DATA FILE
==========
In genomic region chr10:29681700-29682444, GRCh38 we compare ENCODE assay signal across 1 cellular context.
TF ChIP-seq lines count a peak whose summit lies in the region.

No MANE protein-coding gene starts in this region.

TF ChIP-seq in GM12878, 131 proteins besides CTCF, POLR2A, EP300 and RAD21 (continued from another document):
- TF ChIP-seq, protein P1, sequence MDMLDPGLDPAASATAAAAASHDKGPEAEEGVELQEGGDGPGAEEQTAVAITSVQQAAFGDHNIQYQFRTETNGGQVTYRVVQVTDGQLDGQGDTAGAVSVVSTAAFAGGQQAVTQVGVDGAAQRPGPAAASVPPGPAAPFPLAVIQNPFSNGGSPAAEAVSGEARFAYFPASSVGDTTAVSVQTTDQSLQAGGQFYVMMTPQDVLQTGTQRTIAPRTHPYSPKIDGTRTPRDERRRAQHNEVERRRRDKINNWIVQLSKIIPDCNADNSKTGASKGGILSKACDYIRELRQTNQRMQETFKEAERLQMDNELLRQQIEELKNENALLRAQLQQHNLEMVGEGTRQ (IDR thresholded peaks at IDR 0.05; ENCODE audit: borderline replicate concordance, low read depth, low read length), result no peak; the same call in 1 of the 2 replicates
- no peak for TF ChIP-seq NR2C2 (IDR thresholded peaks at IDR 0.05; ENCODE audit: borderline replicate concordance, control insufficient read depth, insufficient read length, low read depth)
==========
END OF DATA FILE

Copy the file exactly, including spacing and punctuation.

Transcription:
In genomic region chr10:29681700-29682444, GRCh38 we compare ENCODE assay signal across 1 cellular context.
TF ChIP-seq lines count a peak whose summit lies in the region.

No MANE protein-coding gene starts in this region.

TF ChIP-seq in GM12878, 131 proteins besides CTCF, POLR2A, EP300 and RAD21 (continued from another document):
- TF ChIP-seq, protein P1, sequence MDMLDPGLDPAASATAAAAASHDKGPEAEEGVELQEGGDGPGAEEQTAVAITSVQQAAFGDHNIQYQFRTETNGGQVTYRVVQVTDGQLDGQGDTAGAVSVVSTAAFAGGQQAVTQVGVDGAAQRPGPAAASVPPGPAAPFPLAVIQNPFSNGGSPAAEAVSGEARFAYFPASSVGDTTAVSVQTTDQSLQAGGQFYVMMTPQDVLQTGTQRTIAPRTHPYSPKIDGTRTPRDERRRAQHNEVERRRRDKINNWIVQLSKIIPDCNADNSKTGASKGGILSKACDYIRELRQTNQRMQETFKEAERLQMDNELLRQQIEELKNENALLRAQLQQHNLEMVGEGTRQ (IDR thresholded peaks at IDR 0.05; ENCODE audit: borderline replicate concordance, low read depth, low read length), result no peak; the same call in 1 of the 2 replicates
- no peak for TF ChIP-seq NR2C2 (IDR thresholded peaks at IDR 0.05; ENCODE audit: borderline replicate concordance, control insufficient read depth, insufficient read length, low read depth)